KABUL: US Special Forces killed three family members in a late-night raid on a doctor’s home near Khost, believing they were linked to al-Qaeda. Anger aroused by the raid in southeastern Afghanistan was fanned by a visit of commiseration by Afghani President Hamid Karzai, whom some suggested had an eye on looming elections.
“The Americans entered without warning. They first killed one of my nephews, Amin, who was 14 years old, who was sleeping next to a rifle,” said Bilal Hassan, who works for the provincial department of health.
The family was woken with a shock by the 11pm raid on their home at the foot of the snowy mountains.
“My brother went out with a gun. He was shot down, like his wife who followed him,” he said.
A sister-in-law was hit in the spinal cord and paralyzed.
“Then they released their dogs,” the doctor said.
The dogs attacked the bodies and bit off some of the fingers, he said. Then they bit the wounded woman and a child of five.
“Everyone was screaming, crying,” Hassan said.
The search lasted close to five hours.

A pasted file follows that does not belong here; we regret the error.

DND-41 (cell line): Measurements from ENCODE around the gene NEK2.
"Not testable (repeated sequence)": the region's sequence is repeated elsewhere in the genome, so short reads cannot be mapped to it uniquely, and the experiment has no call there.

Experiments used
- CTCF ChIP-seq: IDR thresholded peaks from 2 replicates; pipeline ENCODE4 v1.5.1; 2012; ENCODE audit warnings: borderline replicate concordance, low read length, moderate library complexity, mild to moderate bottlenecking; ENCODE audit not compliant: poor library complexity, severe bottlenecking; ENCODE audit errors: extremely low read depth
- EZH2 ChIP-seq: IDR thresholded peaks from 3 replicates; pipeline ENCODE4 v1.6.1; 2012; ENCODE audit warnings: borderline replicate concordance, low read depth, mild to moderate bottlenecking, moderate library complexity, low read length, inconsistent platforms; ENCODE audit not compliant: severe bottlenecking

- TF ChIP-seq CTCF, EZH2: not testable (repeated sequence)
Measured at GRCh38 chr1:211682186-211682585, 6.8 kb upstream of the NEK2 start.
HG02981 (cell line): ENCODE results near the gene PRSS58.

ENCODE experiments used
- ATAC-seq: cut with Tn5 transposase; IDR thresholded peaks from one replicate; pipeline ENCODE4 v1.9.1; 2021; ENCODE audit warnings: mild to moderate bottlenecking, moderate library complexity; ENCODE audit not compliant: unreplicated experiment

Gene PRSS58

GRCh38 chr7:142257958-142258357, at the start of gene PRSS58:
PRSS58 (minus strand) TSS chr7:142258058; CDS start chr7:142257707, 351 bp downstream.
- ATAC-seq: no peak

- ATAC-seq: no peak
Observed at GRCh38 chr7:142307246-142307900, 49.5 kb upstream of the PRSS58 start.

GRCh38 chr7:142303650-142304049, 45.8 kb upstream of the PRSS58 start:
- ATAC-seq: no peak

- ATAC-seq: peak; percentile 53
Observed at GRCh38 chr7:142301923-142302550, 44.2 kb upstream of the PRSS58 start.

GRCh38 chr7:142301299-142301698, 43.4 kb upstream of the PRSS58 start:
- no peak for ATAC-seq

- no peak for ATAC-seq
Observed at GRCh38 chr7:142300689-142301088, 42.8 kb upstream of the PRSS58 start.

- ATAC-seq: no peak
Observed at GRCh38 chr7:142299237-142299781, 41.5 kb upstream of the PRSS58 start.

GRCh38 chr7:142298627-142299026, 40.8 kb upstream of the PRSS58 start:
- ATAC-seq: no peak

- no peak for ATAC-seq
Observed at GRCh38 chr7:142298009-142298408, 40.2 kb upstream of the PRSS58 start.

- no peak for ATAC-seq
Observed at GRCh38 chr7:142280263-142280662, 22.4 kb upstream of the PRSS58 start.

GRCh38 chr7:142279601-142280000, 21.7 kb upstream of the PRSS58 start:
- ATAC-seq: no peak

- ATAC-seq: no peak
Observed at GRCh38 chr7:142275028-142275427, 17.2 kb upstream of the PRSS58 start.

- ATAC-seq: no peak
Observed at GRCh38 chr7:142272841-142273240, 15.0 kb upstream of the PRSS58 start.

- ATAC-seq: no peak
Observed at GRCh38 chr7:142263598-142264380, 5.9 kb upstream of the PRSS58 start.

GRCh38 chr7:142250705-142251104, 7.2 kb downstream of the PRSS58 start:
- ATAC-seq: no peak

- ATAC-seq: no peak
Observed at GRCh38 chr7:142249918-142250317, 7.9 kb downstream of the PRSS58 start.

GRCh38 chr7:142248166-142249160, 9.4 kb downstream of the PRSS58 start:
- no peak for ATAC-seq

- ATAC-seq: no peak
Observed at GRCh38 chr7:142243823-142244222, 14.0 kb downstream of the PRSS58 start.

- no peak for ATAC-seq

“The Americans searched our women themselves,” he said.
The local Pashtun culture considers it a crime for women to be touched by men who are not their family.
“They took our savings, all our guns, used for self-defense, and even papers for some of our properties … Why did they do all that?” he asked.
Several days later the US military released a statement saying the operation had been intended to “disrupt the al-Qaeda terrorist network” and that three “militants” were killed when they tried to shoot the soldiers.
Five suspects were arrested, including the target of the raid, who was believed to be “in direct contact with al-Qaeda leaders, outside of Afghanistan,” the statement said.
But in Khost several people, including expatriates who have looked into the incident — which has become known as the “Bilal case” — corroborated the version of Hassan, the doctor.
And a month and a half later all but one of those “al-Qaeda network suspects” have been released.
Hassan said the US military, perhaps partially admitting to a blunder, had given him 225,000 afghani (US$4,500) in compensation for the raid.
But they have not returned confiscated items and still hold Hassan’s nephew, Ahmed Noor, who was visiting the family while on his holidays from Dubai, where he works as a driver.
The 25-year-old Noor “like all of us, has never been a Taliban,” Hassan said.
He presented a letter from the driver’s employer, a producer of bottled water in the United Arab Emirates, saying Noor had been given leave. An official in the Dubai office confirmed that Noor worked there.